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By Larry Pratt

February 16, 2006

The hunting accident that occurred when Vice President Dick Cheney shot a hunting buddy during a bird hunt is only of interest because it involved the Vice President.

Hunting accidents happen every year, although it is also true that fatal gun accidents of all kind are continuing to decline. Most recently there have been 770 accidental firearms deaths per year. This has occurred at the same time that the number of firearms owned by private citizens in this country has nearly tripled since 1967 � a year that saw 2700 fatal firearms accidents.

To put these numbers into perspective, consider that there are about 40,000 deaths from automobile accidents each year. That means that using your car is about 57 times more likely to kill you than is Dick Cheney�s shotgun.

Some are trying to invent a story out of Cheney�s failure to hold a press conference right away. Those same people don�t seem to find any problem with a truly fatal accident involving another prominent person, Sen. Ted Kennedy of Massachusetts. Kennedy left the scene of an accident and let a girl drown. He spent the night trying to figure out what his story would be.

Perhaps that is why so many of the media have let Kennedy alone � at least he held a news conference as soon as he had his story straight.

Sen. Harry Reid of Nevada has criticized Cheney for not holding a news conference right away. This is the same Senator who had a stroke and took three days to say anything to the media. Again, the Sen. Kennedy rule probably protects Sen. Reid, since his aides claim that the delay was occasioned by their desire to have all the tests in so they would have their story straight.

As long as you were thinking of the media, delay is OK. It is only inexcusable if you were not thinking first of the media -- you know, like getting the poor victim of the accident to the hospital and making sure he was alright.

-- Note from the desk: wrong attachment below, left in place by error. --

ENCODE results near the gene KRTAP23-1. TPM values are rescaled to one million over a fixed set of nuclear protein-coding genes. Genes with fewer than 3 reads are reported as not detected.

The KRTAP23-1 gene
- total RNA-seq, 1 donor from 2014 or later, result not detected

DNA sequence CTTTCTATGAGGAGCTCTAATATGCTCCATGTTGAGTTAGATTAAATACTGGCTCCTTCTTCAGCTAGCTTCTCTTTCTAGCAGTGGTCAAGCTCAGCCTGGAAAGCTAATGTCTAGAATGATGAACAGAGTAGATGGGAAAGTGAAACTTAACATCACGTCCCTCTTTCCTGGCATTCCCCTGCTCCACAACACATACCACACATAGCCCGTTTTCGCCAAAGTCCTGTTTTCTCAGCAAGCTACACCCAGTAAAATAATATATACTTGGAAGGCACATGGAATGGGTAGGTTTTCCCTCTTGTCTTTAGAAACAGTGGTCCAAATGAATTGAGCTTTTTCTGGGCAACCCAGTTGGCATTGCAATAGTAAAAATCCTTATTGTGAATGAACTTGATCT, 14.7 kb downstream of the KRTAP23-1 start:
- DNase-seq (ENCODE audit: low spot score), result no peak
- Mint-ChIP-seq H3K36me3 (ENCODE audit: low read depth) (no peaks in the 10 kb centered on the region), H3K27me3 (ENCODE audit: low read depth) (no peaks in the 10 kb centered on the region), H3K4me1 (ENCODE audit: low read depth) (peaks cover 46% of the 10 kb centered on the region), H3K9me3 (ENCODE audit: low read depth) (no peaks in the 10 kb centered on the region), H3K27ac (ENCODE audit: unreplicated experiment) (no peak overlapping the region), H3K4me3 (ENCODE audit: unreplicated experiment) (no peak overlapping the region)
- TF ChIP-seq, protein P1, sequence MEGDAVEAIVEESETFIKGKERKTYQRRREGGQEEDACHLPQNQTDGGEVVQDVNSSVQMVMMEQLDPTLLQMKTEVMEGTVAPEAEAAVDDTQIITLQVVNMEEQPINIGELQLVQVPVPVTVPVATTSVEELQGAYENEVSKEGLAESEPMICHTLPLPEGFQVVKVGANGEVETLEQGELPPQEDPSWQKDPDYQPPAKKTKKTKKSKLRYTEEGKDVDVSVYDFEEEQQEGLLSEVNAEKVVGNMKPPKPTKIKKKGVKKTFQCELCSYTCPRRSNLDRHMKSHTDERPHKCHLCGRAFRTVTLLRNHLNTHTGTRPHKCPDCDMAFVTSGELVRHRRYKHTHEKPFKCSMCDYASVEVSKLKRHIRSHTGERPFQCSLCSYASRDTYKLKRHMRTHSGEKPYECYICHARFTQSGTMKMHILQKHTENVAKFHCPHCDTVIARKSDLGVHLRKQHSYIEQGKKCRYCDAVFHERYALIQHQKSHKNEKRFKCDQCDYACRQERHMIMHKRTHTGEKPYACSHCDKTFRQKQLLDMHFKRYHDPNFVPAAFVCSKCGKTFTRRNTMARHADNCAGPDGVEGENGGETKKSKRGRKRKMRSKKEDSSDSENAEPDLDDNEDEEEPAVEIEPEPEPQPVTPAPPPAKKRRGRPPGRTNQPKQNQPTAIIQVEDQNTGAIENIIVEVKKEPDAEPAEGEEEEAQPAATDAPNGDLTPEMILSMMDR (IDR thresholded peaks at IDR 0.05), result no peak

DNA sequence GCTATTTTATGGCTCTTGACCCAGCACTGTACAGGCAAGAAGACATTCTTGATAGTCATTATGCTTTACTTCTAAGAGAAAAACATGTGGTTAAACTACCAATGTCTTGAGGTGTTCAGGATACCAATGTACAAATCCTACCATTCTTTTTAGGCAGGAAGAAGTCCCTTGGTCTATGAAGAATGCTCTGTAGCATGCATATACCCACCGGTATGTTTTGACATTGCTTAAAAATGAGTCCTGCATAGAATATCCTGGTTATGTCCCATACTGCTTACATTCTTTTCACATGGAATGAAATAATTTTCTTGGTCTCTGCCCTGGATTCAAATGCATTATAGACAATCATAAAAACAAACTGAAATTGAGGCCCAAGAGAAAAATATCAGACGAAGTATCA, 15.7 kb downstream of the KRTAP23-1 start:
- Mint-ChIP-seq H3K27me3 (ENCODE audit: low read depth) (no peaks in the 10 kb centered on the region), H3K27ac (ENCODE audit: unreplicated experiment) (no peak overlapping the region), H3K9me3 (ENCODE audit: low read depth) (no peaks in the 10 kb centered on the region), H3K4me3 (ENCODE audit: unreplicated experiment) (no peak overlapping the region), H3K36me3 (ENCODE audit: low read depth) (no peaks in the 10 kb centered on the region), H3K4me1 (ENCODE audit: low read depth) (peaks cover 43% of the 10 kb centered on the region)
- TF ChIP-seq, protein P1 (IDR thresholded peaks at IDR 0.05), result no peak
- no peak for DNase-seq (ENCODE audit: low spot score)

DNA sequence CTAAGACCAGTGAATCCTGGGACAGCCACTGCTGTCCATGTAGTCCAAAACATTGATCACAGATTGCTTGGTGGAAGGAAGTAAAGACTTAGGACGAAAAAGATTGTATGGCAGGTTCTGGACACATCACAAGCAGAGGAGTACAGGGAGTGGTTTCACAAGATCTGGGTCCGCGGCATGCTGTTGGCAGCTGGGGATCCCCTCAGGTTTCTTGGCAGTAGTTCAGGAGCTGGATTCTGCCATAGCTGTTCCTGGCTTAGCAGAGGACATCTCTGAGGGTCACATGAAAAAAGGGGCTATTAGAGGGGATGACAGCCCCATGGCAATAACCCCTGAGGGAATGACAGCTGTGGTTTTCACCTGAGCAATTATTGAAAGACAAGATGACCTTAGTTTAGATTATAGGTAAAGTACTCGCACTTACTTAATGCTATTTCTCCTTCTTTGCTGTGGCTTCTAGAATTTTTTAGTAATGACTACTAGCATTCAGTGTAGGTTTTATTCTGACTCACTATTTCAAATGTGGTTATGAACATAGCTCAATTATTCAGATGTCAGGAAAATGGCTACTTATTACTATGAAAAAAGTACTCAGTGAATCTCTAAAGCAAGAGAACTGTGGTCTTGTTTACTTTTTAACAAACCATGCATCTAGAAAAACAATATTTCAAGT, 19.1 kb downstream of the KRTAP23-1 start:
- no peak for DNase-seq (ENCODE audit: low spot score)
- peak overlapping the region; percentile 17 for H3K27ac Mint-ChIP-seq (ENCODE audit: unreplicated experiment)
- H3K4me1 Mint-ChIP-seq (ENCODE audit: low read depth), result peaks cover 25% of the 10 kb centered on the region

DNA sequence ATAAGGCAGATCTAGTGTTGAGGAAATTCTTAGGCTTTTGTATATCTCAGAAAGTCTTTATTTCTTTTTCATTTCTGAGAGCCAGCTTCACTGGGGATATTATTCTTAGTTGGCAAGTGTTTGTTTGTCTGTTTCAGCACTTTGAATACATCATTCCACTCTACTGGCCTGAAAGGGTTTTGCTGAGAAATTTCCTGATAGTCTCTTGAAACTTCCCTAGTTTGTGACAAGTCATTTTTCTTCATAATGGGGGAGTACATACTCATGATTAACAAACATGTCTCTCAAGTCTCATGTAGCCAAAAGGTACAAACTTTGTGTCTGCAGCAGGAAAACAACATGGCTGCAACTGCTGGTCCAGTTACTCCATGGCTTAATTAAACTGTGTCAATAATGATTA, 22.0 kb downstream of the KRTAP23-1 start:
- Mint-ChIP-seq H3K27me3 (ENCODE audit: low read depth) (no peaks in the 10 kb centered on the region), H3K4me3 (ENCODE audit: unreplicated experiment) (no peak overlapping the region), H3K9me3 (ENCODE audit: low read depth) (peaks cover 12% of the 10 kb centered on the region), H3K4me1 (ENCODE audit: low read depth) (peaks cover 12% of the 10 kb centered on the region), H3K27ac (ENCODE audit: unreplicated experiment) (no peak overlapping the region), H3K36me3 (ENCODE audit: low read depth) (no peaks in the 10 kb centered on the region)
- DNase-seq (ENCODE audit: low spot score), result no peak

Other �interesting delays� in our recent history involved the 30 hours Hillary Clinton needed to contact the media about the violent death of her law partner/White House counsel, Vince Foster. Where was the media outrage following Hillary�s delay?

One reporter asked if Gun Owners of America was not afraid that the Cheney incident would lead to a call for more gun control. I explained the facts above about declining accidental firearms fatalities. He responded that, �Didn�t we think that calls for a renewal of the semi-auto ban (which he incorrectly called �assault weapons�) could result from this incident?�

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All I could do was laugh. What a non-sequitur.

I am not sure that even Sarah Brady would try to make that stretch, but then, maybe I had better wait a while.

� 2006 Larry Pratt - All Rights Reserved

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Larry Pratt has been Executive Director of Gun Owners of America for 27 years. GOA is a national membership organization of 300,000 Americans dedicated to promoting their second amendment freedom to keep and bear arms.

GOA lobbies for the pro-gun position in Washington and is involved in firearm issues in the states. GOA's work includes providing legal assistance to those involved in lawsuits with the Bureau of Alcohol, Tobacco and Firearms, the federal firearms law enforcement agency.

Pratt has appeared on numerous national radio and TV programs such as NBC's Today Show, CBS' Good Morning America, CNN's Crossfire and Larry King Live, Fox's Hannity & Colmes, MSNBC's Phil Donahue show and many others. He has debated Congressmen James Traficant, Jr. (D-OH), Charles Rangel (D-NY), Rep. Carolyn McCarthy (D-NY), Senator Frank Lautenberg (D-NJ), and Vice President Al Gore, among others. His columns have appeared in newspapers across the country.

He published a book, Armed People Victorious, in 1990 and was editor of a book, Safeguarding Liberty: The Constitution & Militias, 1995. His latest book, On the Firing Line: Essays in the Defense of Liberty was published in 2001.

Pratt has held elective office in the state legislature of Virginia, serving in the House of Delegates. Pratt directs a number of other public interest organizations and serves as the Vice-Chairman of the American Institute for Cancer Research.

The GOA web site is: Pratt's weekly talk show Live Fire is archived there at:  

E-Mail: [email protected]

Either Pratt or another GOA spokesman is available for press interviews.








Other �interesting delays� in our recent history involved the 30 hours Hillary Clinton needed to contact the media about the violent death of her law partner/White House counsel, Vince Foster.